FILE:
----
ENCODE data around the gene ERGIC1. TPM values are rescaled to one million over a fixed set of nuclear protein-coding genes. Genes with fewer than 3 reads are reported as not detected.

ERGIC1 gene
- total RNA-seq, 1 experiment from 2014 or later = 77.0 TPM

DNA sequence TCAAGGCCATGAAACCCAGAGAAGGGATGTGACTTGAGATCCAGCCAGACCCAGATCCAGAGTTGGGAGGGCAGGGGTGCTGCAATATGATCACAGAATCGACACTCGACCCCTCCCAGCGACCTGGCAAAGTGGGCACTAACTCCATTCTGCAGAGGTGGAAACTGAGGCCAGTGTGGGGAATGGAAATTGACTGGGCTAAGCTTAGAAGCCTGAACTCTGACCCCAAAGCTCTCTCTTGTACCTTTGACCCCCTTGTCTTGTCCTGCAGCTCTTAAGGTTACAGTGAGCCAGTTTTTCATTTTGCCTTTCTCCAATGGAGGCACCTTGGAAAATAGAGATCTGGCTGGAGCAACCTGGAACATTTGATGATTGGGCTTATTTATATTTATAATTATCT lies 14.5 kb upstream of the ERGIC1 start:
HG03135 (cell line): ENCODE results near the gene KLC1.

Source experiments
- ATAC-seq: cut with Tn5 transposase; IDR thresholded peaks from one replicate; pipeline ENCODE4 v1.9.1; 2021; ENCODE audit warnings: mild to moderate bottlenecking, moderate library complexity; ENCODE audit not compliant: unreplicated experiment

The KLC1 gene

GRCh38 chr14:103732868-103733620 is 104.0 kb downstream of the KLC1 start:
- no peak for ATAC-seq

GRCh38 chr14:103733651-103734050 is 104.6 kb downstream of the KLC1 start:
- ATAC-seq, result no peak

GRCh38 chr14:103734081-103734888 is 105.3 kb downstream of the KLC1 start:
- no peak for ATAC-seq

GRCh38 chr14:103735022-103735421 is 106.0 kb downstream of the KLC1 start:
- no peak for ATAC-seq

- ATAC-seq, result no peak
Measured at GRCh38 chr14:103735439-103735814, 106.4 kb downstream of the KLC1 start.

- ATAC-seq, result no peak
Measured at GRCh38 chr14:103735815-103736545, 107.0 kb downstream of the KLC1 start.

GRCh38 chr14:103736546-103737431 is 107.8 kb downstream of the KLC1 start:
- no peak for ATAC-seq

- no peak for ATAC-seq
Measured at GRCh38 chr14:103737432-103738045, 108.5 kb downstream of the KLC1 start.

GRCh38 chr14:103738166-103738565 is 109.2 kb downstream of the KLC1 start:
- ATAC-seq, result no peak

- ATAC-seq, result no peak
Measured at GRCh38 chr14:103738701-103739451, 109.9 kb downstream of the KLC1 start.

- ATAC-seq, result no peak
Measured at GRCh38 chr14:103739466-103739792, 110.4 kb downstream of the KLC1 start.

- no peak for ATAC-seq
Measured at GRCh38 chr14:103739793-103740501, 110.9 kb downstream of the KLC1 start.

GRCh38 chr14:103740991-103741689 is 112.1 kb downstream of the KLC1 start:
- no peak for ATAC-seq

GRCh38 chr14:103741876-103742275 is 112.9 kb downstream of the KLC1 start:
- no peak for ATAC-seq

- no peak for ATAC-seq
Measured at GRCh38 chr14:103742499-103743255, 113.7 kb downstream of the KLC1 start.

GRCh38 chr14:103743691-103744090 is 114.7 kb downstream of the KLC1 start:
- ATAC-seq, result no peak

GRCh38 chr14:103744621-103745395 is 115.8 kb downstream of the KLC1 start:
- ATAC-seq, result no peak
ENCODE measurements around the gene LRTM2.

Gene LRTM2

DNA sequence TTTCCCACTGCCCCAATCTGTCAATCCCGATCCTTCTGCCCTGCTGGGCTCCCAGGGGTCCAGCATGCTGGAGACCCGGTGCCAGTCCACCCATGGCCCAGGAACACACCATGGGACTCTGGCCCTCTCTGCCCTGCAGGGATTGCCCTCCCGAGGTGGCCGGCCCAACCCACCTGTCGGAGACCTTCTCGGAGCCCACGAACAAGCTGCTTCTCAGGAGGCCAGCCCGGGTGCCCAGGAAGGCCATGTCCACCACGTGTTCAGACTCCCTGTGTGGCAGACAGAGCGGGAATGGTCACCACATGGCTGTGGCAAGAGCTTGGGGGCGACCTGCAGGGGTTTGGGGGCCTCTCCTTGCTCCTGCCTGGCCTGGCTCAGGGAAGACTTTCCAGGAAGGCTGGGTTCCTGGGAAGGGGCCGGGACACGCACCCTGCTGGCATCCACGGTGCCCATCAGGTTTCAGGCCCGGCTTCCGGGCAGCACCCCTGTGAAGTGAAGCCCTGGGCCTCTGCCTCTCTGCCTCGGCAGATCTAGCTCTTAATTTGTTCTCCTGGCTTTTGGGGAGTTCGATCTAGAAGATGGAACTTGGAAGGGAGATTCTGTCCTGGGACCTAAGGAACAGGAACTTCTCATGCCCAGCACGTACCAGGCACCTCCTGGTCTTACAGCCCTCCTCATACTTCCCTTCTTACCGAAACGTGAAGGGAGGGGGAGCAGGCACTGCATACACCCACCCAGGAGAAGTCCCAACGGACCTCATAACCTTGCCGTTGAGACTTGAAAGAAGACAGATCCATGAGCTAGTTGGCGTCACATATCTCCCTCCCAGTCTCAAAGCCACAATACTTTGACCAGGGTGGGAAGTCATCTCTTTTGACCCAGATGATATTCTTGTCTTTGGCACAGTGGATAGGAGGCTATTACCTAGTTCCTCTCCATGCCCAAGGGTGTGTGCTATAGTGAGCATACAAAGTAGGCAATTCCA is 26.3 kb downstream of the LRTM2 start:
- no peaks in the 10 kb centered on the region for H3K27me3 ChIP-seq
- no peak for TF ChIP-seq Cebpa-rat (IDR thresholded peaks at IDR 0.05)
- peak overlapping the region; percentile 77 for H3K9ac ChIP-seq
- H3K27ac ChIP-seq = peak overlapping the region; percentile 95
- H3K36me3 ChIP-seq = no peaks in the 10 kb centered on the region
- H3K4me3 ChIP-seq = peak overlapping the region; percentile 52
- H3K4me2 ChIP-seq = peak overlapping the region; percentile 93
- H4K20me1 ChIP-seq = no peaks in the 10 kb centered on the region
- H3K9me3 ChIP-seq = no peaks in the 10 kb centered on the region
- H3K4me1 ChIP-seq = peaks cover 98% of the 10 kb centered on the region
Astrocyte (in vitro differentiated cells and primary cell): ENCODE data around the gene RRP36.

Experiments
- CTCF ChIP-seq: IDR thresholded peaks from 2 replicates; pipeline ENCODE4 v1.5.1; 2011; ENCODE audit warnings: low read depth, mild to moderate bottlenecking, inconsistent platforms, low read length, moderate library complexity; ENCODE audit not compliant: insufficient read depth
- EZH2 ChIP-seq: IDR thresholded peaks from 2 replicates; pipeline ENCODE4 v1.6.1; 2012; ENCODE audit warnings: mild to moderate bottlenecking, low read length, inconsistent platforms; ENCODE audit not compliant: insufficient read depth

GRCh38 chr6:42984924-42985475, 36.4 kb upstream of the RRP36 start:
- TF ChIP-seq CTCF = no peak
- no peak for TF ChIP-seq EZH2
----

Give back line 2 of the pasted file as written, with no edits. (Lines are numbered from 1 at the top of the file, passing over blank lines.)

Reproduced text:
ERGIC1 gene